On July 1, 1971 the Air Force reactivated the 355th Tactical Fighter Wing (TFW) at Davis-Monthan with the Vought A-7D Corsair II as the primary weapon system. In early 1975 the 355 TFW prepared for conversion to the nameless Fairchild Republic A-10 (it would be nearly three years before the name Thunderbolt II was officially selected for the A-10). In October 1975 the 355th Tactical Training Squadron activated to conduct A-10 academic training. Five months later, on 2 March 1976 the wing received the first A-10. D-M was officially transferred from the Strategic Air Command to Tactical Air Command on 30 September 1976. It was also on this day that the 355 TFW became D-M’s host wing. Before the close of the decade, two additional changes would occur. On 1 September 1979 the 355 TFW was redesignated the 355th Tactical Training Wing, and on October 2, the last A-7D mission was flown, thereby ending an eight years presence at D-M.
In the 1990s, the 355 TTW continued to train A-10 crews for assignments to units in the United States, United Kingdom and Korea. During this period, the A-10 saw combat for the first time during the Gulf War in 1991, destroying more than 1,000 Iraqi tanks, 2,000 military vehicles, and 1,200 artillery pieces. Additionally, A-10s shot down two Iraqi helicopters with the GAU-8 Avenger Gatling gun. During the war, seven A-10s were shot down, far fewer than military planners expected. During this time, A-10s had a mission capable rate of 95.7%, flew 8,100 sorties, and launched 90% of the AGM-65 Maverick missiles fired in the conflict.
The Wing’s next contingency, Operation SOUTHERN WATCH, began on August 27, 1992, in an effort to enforce restrictions placed on Iraq following Operation DESERT STORM. The 355th supported this operation with five deployments to Southwest Asia in 1995, 1997, 1998, 1999, and 2001. All deployments were to enforce the 33rd parallel southern no-fly zone. In 1999, in addition to the regular Operation SOUTHERN WATCH A-10 rotations, the wing provided Compass Call assets to Operation ALLIED FORCE, the NATO air campaign over Serbia and Kosovo. The next change for the installation occurred on 1 May 1992, when the Air Force policy of “one base-one boss” was implemented. This resulted in all Air Divisions, including the 836 AD, beginning inactivated. With this action, the 355 FW was once again D-M’s host wing. Also on this day, the 41st and 43rd Electronic Control Squadrons and the EC-130E Compass Call aircraft were assigned to the 355th FW. These actions resulted in the 355th FW becoming the 355th Wing (WG).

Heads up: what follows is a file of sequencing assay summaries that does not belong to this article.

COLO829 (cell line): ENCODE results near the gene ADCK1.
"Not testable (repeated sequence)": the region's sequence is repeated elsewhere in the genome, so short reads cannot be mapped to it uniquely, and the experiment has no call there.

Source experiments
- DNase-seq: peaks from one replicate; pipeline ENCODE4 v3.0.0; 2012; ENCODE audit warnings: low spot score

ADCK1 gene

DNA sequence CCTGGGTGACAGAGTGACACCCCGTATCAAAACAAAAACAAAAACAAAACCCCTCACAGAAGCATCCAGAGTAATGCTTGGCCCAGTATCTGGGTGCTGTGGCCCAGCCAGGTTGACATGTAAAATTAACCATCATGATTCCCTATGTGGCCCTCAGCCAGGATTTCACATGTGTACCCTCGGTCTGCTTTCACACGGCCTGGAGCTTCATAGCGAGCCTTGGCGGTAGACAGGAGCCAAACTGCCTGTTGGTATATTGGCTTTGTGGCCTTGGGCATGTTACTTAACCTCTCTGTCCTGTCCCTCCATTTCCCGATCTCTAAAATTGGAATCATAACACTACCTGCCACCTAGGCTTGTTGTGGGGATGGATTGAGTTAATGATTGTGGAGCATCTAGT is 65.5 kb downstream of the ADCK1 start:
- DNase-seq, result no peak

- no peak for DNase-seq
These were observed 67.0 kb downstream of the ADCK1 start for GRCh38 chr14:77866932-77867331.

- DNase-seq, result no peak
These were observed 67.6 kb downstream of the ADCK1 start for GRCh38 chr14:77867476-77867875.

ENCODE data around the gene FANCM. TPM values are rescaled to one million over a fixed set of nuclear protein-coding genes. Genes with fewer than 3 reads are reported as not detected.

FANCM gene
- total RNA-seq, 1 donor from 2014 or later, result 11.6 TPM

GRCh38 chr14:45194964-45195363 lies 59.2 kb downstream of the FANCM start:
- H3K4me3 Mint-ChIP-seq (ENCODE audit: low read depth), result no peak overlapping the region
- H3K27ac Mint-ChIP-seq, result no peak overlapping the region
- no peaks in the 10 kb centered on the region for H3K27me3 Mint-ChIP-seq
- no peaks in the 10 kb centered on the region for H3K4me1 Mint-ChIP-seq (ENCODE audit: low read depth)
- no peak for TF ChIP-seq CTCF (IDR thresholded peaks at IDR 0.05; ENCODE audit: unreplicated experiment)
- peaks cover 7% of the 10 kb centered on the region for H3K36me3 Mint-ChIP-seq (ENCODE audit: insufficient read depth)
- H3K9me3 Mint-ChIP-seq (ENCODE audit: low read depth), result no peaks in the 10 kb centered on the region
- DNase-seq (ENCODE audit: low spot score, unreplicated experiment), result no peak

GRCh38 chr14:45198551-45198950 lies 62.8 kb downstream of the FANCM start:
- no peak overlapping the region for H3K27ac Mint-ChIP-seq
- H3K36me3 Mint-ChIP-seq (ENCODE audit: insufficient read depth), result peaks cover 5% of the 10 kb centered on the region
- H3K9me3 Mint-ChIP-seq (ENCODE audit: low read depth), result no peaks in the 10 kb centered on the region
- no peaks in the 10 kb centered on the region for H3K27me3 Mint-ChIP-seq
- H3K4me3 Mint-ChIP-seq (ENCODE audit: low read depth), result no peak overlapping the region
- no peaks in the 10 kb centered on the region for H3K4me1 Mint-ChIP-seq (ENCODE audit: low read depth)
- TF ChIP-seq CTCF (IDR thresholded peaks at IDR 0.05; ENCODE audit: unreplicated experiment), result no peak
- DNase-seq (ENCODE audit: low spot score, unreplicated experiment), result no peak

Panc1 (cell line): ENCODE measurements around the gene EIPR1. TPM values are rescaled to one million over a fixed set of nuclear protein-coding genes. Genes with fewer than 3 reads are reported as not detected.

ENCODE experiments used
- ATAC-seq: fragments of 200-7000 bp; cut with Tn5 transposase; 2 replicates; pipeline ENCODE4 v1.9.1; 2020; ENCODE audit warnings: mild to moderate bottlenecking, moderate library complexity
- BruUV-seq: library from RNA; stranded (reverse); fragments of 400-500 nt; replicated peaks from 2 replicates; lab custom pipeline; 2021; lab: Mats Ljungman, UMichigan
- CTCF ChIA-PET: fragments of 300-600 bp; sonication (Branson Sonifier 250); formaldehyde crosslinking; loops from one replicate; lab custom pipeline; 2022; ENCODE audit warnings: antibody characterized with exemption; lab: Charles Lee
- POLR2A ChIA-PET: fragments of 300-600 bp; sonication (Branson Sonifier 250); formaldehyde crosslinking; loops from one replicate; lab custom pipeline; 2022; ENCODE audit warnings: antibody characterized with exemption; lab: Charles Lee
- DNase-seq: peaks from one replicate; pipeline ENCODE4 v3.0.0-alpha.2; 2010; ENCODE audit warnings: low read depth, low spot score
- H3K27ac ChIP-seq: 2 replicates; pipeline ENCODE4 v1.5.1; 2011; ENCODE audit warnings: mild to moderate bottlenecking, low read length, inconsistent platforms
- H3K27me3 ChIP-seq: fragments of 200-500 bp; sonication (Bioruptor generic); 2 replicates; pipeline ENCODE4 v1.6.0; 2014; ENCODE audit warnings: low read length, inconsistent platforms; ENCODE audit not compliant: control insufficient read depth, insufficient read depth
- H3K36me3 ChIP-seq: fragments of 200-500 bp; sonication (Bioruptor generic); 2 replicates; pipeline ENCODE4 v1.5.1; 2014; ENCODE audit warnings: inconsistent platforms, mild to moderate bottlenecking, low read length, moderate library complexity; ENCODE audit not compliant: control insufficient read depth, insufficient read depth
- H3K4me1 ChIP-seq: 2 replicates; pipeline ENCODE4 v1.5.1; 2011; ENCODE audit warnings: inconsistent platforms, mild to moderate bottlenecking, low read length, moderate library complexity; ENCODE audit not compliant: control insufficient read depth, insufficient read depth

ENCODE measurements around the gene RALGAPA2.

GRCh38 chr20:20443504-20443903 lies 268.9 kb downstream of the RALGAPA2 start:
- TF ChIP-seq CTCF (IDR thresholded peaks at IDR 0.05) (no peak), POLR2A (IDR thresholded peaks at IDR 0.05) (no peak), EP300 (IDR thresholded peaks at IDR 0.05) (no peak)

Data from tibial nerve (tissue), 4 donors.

The attacks on September 11, 2001, led to the initiation of three missions–Operation ENDURING FREEDOM (OEF) in Afghanistan, which Davis-Monthan continues to support, Operation IRAQI FREEDOM (renamed Operation NEW DAWN), and Operation NOBLE EAGLE. After OEF began, eight A-10s from the WG’s 354th Fighter Squadron (FS) deployed to Bagram Airfield, Afghanistan and provided close air support missions for multinational ground forces. Other deployments to Bagram Airfield followed in 2003, 2005, and 2007. In 2009 the 354 Bulldogs returned to Afghanistan in a historic deployment to Kandahar Airfield. This was the first time an A-10C squadron operated from this location. It was also during this deployment the 354th FS reached another combat milestone by utilizing the Sniper Advanced Targeting Pod in warfare, a first for an A-10C squadron. The 354th’s next six month deployment was to Osan AB, Republic of Korea, in 2011. For its flawless role in support of Pacific Command’s Theater Security Package, the unit was awarded the Air Force Outstanding Unit Award.